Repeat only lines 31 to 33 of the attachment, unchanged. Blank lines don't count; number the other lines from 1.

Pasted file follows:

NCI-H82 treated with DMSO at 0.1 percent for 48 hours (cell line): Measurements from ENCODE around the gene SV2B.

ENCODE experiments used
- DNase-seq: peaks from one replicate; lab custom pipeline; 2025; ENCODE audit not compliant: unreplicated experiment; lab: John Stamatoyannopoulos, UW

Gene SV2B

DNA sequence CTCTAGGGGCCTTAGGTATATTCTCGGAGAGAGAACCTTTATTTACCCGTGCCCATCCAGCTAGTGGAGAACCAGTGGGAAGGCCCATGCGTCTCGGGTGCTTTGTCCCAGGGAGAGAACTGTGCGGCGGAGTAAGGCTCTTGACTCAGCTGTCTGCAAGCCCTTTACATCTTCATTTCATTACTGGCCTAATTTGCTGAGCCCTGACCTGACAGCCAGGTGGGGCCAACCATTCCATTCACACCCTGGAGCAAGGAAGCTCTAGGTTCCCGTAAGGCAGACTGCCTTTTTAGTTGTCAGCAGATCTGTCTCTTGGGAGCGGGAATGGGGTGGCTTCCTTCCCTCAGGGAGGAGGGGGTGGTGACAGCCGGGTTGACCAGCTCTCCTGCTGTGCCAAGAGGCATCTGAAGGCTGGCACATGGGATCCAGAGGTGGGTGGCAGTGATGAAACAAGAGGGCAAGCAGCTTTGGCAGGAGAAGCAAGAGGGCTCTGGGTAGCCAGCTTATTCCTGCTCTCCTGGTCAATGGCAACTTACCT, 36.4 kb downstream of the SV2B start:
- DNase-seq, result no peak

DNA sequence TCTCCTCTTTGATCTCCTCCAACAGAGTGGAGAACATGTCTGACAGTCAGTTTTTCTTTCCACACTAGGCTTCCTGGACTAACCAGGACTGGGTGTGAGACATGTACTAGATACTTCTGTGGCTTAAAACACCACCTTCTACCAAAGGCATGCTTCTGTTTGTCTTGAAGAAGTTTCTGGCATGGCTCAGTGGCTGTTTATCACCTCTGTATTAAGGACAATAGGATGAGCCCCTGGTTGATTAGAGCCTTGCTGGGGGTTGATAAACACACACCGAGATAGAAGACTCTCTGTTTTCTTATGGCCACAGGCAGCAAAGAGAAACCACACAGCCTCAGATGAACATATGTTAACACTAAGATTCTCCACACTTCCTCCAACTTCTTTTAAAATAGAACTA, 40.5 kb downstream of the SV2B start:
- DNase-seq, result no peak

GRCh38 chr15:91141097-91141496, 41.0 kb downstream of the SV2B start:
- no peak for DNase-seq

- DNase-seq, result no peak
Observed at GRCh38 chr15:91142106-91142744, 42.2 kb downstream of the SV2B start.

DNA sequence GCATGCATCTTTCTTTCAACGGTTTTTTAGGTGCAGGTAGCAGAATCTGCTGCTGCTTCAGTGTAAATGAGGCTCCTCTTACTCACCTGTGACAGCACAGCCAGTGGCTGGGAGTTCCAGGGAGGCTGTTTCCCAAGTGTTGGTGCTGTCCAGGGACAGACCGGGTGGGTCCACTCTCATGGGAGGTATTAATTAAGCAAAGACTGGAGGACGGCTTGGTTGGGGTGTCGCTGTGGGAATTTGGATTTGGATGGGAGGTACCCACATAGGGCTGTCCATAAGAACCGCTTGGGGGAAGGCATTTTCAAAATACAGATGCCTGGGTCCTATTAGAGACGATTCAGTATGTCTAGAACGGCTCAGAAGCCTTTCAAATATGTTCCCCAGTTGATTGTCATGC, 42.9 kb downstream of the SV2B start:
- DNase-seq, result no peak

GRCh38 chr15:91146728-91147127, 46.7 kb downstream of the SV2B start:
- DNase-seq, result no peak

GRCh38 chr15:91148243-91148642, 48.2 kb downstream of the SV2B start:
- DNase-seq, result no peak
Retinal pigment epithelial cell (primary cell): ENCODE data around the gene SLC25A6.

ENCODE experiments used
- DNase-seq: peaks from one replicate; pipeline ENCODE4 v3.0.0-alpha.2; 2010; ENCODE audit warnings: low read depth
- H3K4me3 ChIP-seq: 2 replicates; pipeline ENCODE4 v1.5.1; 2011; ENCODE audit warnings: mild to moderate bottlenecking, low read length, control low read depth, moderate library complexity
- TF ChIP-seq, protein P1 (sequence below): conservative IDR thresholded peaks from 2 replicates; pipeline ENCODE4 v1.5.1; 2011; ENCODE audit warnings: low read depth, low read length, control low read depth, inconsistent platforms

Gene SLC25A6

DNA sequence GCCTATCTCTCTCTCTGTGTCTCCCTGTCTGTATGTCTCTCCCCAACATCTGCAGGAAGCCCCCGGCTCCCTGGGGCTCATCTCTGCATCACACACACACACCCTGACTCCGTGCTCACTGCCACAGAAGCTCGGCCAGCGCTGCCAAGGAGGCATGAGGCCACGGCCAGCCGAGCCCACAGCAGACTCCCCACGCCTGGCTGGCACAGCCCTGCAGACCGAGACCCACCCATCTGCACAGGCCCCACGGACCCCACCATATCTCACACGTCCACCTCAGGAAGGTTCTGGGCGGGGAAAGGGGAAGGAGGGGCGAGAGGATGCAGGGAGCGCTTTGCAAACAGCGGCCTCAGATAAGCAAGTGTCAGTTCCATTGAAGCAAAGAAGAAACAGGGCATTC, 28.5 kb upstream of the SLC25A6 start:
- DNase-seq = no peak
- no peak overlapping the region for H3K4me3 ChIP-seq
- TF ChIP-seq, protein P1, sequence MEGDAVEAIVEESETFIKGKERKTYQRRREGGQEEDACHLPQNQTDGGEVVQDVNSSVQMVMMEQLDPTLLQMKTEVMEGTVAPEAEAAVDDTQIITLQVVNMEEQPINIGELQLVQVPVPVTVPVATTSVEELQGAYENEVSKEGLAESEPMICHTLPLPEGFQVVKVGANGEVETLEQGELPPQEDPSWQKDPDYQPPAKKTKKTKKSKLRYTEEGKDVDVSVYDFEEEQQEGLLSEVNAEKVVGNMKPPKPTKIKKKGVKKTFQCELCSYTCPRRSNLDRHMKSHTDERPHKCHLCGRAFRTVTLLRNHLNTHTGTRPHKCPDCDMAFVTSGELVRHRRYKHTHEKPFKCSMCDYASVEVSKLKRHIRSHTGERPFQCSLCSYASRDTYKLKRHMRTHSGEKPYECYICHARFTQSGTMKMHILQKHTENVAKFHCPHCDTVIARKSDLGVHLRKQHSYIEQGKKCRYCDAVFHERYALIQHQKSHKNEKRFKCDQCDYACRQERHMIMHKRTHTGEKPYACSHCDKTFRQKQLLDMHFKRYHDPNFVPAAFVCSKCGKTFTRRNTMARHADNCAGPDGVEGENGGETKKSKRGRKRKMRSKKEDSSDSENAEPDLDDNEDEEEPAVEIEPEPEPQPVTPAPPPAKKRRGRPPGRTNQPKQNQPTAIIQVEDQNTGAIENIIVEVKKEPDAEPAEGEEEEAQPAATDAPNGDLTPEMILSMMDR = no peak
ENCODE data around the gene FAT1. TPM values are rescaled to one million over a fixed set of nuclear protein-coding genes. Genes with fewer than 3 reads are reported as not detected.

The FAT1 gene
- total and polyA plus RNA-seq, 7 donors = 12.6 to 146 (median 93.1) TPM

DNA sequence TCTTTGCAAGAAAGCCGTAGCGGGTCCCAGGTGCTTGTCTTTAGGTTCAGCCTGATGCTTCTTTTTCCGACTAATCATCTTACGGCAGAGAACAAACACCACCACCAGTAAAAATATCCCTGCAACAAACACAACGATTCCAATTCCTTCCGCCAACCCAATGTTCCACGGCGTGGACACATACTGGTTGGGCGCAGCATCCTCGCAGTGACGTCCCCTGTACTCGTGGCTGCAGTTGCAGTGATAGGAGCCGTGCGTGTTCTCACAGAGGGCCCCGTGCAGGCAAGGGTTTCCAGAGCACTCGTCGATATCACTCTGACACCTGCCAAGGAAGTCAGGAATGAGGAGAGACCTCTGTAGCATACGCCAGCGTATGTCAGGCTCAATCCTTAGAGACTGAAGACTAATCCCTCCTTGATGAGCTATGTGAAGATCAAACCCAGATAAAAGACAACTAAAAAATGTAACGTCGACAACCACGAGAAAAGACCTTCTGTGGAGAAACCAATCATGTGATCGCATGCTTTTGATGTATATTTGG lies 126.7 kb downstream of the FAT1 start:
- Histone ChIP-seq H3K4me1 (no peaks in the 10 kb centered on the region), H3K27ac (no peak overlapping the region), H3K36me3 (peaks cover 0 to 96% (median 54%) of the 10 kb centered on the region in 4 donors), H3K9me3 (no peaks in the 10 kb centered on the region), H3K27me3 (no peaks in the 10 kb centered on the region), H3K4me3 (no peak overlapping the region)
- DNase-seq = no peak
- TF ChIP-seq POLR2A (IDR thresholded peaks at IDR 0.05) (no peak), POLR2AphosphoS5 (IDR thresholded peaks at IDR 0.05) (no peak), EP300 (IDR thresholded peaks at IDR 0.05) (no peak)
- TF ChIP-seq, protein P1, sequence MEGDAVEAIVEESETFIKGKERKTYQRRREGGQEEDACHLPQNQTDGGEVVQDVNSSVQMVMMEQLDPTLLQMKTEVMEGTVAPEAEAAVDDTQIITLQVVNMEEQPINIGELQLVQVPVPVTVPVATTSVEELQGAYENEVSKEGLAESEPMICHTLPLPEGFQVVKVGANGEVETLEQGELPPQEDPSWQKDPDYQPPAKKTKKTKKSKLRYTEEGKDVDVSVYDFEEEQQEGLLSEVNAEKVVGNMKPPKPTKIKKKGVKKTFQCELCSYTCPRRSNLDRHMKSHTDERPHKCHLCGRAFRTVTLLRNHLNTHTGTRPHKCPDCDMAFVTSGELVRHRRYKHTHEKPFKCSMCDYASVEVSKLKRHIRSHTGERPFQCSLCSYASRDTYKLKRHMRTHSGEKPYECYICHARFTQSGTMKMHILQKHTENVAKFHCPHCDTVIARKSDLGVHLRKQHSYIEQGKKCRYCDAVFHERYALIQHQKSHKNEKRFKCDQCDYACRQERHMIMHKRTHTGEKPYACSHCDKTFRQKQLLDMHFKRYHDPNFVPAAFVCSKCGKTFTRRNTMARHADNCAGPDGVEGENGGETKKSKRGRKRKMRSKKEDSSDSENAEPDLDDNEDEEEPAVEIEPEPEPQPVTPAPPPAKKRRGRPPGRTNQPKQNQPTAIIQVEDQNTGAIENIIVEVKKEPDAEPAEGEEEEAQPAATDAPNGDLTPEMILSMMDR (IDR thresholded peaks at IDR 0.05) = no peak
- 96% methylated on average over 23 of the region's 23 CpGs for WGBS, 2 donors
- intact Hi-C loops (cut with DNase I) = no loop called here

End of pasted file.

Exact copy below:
- total and polyA plus RNA-seq, 7 donors = 12.6 to 146 (median 93.1) TPM

DNA sequence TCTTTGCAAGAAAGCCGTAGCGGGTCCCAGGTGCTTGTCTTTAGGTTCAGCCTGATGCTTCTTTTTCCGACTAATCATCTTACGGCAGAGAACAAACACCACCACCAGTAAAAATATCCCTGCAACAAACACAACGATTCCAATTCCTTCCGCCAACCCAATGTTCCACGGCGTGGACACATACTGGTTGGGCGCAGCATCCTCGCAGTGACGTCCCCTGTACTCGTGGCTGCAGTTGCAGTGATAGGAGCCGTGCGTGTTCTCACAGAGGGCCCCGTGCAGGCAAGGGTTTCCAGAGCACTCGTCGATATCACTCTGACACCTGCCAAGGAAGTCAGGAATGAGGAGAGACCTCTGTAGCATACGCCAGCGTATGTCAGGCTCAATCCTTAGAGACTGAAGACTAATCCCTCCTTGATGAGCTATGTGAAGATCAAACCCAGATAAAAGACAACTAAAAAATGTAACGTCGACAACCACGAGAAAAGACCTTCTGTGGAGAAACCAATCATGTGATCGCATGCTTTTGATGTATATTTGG lies 126.7 kb downstream of the FAT1 start:
- Histone ChIP-seq H3K4me1 (no peaks in the 10 kb centered on the region), H3K27ac (no peak overlapping the region), H3K36me3 (peaks cover 0 to 96% (median 54%) of the 10 kb centered on the region in 4 donors), H3K9me3 (no peaks in the 10 kb centered on the region), H3K27me3 (no peaks in the 10 kb centered on the region), H3K4me3 (no peak overlapping the region)